17. 17.
    Braga M, Nicolau J, Rodrigues CR, Imparato JC, Mendes FM (2008) Laser fluorescence device does not perform well in detection of early caries lesions in primary teeth: an in vitro study. Oral Health Prev Dent 6:165–169PubMedGoogle Scholar
  18. 18.
    Barberia E, Maroto M, Arenas M, Silva CC (2008) A clinical study of caries diagnosis with a laser fluorescence system. J Am Dent Assoc 139:572–579PubMedGoogle Scholar
  19. 19.
    Francescut P, Zimmerli B, Lussi A (2006) Influence of different storage methods on laser fluorescence values: a two-year study. Caries Res 40:181–185PubMedCrossRefGoogle Scholar
  20. 20.
    Lussi A, Reich E (2005) The influence of toothpastes and prophylaxis pastes on fluorescence measurements for caries detection in vitro. Eur J Oral Sci 113:141–144PubMedCrossRefGoogle Scholar
  21. 21.
    Ekstrand KR, Martignon S, Ricketts DJ, Qvist V (2007) Detection and activity assessment of primary coronal caries lesions: a methodologic study. Oper Dent 32:225–235PubMedCrossRefGoogle Scholar
  22. 22.
    Lussi A, Firestone A, Schoenberg V, Hotz P, Stich H (1995) In vivo diagnosis of fissure caries using a new electrical resistance monitor. Caries Res 29:81–87PubMedCrossRefGoogle Scholar
  23. 23.
    Bland JM, Altman DG (1986) Statistical methods for assessing agreement between two methods of clinical measurement. Lancet 1:307–310PubMedCrossRefGoogle Scholar
  24. 24.
    Alberg AJ, Park JW, Hager BW, Brock MV, Diener-West M (2004) The use of "overall accuracy" to evaluate the validity of screening or diagnostic tests. J Gen Intern Med 19:460–465PubMedCrossRefGoogle Scholar
  25. 25.
    Schulze RK, Nackat D, D'Hoedt B (2004) In vitro carious lesion detection on D-, E-, and F-speed radiographic films. Oral Surg Oral Med Oral Pathol Oral Radiol Endod 97:529–534PubMedCrossRefGoogle Scholar
  26. 26.
    Schulte AG, Wittchen A, Stachniss V, Jacquet W, Bottenberg P (2008) Approximal caries diagnosis after data import from different digital radiography systems: interobserver agreement and comparison to histological hard-tissue sections. Caries Res 42:57–61PubMedCrossRefGoogle Scholar
  27. 27.
    Nair MK, Nair UP (2001) An in-vitro evaluation of Kodak Insight and Ektaspeed Plus film with a CMOS detector for natural proximal caries: ROC analysis. Caries Res 35:354–359PubMedCrossRefGoogle Scholar
  28. 28.
    Kühnisch J, Berger S, Goddon I, Senkel H, Pitts N, Heinrich-Weltzien R (2008) Occlusal caries detection in permanent molars according to WHO basic methods, ICDAS II and laser fluorescence measurements. Community Dent Oral Epidemiol 36:475–484PubMedCrossRefGoogle Scholar
  29. 29.
    Lussi A, Francescut P (2003) Performance of conventional and new methods for the detection of occlusal caries in deciduous teeth. Caries Res 37:2–7PubMedCrossRefGoogle Scholar
  30. 30.
    Attrill DC, Ashley PF (2001) Occlusal caries detection in primary teeth: a comparison of DIAGNOdent with conventional methods. Br Dent J 190:440–443PubMedGoogle Scholar
  31. 31.
    Ketley CE, Holt RD (1993) Visual and radiographic diagnosis of occlusal caries in first permanent molars and in second primary molars. Br Dent J 174:364–370PubMedCrossRefGoogle Scholar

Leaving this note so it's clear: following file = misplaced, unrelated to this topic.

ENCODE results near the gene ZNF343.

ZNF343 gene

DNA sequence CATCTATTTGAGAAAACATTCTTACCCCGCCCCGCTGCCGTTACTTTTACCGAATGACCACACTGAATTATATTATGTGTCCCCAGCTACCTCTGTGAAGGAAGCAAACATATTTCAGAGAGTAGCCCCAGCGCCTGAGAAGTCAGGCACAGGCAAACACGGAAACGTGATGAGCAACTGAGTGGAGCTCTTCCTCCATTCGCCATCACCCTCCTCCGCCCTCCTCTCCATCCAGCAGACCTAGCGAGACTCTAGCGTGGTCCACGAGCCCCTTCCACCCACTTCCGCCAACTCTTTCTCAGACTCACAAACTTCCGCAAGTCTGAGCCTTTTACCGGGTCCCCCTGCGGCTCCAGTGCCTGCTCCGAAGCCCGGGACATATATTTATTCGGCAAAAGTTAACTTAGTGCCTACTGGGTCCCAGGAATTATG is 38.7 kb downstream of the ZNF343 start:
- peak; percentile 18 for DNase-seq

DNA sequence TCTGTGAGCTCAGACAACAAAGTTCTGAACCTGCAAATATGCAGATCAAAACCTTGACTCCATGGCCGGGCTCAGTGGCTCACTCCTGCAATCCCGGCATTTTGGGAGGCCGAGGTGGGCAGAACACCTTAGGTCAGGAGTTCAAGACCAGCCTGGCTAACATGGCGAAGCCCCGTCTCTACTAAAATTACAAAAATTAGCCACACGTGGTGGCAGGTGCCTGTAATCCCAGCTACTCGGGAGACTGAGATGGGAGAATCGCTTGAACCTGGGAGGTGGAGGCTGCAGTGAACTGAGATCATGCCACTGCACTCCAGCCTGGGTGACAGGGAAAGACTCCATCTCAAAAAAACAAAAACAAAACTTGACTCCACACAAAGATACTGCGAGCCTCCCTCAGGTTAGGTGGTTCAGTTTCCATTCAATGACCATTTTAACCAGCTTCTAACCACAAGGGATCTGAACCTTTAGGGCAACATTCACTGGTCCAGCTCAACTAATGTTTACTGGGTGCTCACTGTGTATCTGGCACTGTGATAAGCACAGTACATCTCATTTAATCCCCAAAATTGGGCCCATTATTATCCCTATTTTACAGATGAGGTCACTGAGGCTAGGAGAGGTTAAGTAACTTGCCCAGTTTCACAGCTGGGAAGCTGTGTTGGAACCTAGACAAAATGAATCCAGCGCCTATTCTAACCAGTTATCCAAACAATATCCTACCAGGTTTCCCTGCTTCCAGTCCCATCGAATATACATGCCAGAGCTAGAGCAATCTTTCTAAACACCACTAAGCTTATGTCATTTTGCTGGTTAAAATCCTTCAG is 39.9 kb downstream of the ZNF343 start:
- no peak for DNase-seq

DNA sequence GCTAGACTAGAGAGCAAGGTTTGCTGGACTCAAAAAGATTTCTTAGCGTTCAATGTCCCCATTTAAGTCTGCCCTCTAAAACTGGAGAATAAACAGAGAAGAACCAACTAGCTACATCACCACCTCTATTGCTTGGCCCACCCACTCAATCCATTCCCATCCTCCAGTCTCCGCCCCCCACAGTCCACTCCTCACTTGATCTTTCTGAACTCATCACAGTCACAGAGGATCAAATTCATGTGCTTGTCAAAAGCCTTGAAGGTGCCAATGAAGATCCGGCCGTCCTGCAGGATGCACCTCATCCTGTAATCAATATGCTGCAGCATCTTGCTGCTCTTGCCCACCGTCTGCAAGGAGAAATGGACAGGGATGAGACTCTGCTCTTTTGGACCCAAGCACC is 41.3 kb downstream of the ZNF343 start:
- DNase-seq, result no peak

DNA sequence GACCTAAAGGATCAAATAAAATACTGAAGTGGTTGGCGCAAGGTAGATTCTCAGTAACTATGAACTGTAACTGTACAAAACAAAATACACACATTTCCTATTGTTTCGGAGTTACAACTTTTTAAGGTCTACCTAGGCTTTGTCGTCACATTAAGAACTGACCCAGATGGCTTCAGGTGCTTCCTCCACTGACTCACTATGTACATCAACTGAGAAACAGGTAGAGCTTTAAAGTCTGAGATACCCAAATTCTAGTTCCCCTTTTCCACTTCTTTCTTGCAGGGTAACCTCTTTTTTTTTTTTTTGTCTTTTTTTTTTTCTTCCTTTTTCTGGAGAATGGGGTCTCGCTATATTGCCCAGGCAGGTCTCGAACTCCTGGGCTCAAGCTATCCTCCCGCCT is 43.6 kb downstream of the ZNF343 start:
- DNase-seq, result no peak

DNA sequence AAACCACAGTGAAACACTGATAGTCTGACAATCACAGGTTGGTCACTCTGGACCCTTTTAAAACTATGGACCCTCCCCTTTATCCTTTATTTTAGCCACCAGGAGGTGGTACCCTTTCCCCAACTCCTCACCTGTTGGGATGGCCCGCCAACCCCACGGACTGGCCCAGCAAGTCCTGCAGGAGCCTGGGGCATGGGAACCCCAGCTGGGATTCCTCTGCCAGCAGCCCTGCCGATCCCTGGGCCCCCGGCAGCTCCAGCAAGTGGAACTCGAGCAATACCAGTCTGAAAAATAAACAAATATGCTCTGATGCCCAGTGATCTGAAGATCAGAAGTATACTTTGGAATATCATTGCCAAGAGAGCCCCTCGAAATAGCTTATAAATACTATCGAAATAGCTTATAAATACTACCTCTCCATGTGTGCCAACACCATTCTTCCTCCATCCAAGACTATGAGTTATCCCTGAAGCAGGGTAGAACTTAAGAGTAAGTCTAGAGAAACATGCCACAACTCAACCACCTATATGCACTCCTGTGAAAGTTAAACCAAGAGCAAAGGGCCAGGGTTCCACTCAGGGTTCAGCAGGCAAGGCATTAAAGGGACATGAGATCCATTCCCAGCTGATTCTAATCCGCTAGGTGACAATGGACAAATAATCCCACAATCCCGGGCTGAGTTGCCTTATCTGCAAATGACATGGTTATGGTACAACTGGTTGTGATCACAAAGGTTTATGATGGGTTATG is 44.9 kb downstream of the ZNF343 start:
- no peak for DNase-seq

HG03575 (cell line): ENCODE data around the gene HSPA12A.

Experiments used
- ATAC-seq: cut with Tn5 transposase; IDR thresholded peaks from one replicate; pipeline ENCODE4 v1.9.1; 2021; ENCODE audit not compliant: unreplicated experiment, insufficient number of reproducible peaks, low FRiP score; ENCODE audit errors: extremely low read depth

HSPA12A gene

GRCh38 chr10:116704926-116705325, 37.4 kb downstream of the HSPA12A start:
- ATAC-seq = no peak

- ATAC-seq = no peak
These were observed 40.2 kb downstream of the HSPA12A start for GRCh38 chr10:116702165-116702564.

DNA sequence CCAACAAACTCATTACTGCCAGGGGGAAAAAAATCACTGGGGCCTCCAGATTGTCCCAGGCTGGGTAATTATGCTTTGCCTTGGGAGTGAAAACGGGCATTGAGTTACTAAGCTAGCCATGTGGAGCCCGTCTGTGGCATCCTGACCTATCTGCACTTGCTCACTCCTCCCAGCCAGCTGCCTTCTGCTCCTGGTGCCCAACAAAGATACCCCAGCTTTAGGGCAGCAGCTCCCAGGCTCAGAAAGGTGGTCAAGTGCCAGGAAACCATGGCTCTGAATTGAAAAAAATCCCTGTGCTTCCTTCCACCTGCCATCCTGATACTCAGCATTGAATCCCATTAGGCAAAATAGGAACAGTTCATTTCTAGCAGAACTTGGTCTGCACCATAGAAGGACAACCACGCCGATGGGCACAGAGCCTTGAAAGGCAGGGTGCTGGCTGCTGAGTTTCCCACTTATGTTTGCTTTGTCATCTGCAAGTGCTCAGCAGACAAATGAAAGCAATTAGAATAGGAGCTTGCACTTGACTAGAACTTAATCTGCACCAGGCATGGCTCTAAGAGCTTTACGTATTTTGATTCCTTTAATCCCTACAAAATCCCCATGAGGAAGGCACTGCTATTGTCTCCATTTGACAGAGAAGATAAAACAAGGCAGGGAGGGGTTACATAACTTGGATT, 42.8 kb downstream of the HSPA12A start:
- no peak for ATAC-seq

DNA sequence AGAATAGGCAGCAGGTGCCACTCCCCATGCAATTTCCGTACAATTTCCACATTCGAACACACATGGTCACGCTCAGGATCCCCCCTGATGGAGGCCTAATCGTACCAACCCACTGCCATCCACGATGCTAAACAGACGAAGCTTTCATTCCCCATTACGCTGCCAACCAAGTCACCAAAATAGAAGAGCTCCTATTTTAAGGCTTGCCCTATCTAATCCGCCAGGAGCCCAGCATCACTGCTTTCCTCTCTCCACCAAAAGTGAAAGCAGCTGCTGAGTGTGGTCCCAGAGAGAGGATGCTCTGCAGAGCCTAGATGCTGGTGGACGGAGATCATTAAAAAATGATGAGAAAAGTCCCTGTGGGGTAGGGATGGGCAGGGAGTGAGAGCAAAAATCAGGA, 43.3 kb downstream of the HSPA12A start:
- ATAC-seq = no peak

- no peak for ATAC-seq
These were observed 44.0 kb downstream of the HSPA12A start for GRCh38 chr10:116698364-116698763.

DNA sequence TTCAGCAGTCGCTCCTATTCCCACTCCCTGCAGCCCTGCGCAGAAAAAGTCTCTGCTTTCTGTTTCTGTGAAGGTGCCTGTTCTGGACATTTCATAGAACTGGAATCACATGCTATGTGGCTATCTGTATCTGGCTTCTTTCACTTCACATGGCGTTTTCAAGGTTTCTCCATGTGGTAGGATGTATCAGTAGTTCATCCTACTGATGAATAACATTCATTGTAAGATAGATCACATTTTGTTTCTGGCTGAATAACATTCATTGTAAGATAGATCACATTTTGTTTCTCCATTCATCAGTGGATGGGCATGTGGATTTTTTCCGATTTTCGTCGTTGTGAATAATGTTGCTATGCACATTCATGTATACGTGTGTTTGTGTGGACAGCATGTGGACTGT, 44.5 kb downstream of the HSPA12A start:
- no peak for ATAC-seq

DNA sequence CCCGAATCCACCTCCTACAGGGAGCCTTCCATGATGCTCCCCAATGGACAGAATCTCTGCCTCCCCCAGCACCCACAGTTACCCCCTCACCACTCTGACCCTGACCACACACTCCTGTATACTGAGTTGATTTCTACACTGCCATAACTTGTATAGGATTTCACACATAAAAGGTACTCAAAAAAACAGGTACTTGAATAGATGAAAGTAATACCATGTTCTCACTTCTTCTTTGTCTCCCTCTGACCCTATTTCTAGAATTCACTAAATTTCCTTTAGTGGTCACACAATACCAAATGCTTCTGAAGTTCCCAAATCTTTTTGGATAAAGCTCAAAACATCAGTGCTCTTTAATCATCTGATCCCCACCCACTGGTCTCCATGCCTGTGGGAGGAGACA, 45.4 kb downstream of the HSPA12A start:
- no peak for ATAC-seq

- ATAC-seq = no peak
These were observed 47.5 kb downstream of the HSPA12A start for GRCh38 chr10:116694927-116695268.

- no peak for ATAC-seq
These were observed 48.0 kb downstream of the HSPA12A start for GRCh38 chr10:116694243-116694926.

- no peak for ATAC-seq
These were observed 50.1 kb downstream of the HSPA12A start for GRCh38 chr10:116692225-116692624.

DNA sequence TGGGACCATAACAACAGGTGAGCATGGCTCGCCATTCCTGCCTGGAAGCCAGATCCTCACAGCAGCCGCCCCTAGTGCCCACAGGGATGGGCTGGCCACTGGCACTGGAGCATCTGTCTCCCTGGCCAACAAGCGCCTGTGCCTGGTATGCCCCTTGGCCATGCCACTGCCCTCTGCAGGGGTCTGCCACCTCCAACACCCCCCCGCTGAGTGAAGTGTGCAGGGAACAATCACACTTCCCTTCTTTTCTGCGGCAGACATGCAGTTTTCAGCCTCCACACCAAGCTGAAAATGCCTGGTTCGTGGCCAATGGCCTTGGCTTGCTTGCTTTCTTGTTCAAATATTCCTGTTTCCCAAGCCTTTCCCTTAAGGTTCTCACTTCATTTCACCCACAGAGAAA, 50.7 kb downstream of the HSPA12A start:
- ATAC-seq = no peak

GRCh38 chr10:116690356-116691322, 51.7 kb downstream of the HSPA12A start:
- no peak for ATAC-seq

32. 32.
    Machiulskiene V, Nyvad B, Baelum V (1999) A comparison of clinical and radiographic caries diagnoses in posterior teeth of 12-year-old Lithuanian children. Caries Res 33:340–348PubMedCrossRefGoogle Scholar
  33. 33.
    Ekstrand KR, Ricketts DN, Kidd EA (1997) Reproducibility and accuracy of three methods for assessment of demineralization depth of the occlusal surface: an in vitro examination. Caries Res 31:224–231PubMedCrossRefGoogle Scholar
  34. 34.
    Burin C, Burin C, Loguercio AD, Grande RH, Reis A (2005) Occlusal caries detection: a comparison of a laser fluorescence system and conventional methods. Pediatr Dent 27:307–312PubMedGoogle Scholar
  35. 35.
    European Commission (2004) Radiation protection. European guidelines on radiation protection in dental radiology. Office for Official Publications of the European Communities, LuxembourgGoogle Scholar
  36. 36.
    Lussi A, Hellwig E (2006) Performance of a new laser fluorescence device for the detection of occlusal caries in vitro. J Dent 34:467–471PubMedCrossRefGoogle Scholar
  37. 37.
    Kühnisch J, Bücher K, Henschel V, Hickel R (2007) Reproducibility of DIAGNOdent 2095 and DIAGNOdent Pen measurements: results from an in vitro study on occlusal sites. Eur J Oral Sci 115:206–211PubMedCrossRefGoogle Scholar
  38. 38.
    Huth KC, Neuhaus KW, Gygax M, Bücher K, Crispin A, Paschos E, R. H, Lussi A (2008) Clinical performance of a new laser fluorescence device for detection of occlusal caries lesions at permanent molars. J Dent 35:1033–1040CrossRefGoogle Scholar
  39. 39.
    Fung L, Smales R, Ngo H, Moun G (2004) Diagnostic comparison of three groups of examiners using visual and laser fluorescence methods to detect occlusal caries in vitro. Aust Dent J 49:67–71, quiz 101PubMedCrossRefGoogle Scholar

Copyright information

© Springer-Verlag 2010

Authors and Affiliations

  • Klaus W. Neuhaus
    • 1
  • Jonas Almeida Rodrigues
    • 1
  • Isabel Hug
    • 1
  • Herman Stich
    • 1
  • Adrian Lussi
    • 1
  1. 1.Department of Preventive, Restorative and Pediatric Dentistry, School of Dental MedicineUniversity of BernBernSwitzerland

Personalised recommendations